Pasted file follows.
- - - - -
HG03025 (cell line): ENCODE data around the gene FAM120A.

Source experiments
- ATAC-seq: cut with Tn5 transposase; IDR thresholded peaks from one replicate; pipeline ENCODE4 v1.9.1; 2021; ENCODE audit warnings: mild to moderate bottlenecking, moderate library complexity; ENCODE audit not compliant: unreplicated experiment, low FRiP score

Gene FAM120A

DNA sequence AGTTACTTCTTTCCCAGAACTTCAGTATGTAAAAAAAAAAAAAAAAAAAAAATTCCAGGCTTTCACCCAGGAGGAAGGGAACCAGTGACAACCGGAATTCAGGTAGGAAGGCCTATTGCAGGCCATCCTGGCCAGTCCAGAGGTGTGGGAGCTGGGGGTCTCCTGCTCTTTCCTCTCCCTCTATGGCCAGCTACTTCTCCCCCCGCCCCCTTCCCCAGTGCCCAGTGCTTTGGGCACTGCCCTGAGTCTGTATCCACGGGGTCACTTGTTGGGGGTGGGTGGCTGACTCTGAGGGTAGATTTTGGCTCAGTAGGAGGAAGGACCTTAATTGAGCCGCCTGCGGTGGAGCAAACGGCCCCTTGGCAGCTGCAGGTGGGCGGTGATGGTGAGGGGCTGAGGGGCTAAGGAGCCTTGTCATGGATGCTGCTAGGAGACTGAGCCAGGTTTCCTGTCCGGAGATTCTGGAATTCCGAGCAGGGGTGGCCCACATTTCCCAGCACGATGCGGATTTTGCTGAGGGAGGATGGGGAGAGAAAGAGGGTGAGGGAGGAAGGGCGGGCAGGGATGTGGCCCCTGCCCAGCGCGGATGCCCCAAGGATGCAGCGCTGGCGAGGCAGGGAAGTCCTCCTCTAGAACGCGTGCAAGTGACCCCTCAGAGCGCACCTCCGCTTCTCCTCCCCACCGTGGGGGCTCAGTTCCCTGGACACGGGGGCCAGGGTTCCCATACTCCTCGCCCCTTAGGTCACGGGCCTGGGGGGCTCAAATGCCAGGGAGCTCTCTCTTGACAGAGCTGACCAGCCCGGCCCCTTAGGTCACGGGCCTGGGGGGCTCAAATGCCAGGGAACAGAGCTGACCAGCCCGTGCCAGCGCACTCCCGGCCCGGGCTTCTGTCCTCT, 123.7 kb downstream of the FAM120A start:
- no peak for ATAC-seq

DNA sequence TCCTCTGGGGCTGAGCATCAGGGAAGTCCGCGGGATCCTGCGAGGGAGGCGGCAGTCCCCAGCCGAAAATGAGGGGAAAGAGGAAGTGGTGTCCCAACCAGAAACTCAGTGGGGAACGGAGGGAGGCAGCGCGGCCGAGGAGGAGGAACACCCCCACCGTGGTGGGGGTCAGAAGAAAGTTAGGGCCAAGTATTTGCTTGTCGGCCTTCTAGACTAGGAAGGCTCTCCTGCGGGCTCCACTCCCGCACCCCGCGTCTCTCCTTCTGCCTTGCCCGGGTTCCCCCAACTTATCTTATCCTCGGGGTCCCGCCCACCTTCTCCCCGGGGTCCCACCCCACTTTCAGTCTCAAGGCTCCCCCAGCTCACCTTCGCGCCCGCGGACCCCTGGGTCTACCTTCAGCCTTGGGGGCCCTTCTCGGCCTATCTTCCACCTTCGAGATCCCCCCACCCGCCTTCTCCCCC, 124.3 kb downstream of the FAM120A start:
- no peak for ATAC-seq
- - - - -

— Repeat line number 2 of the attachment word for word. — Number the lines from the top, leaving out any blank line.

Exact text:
Source experiments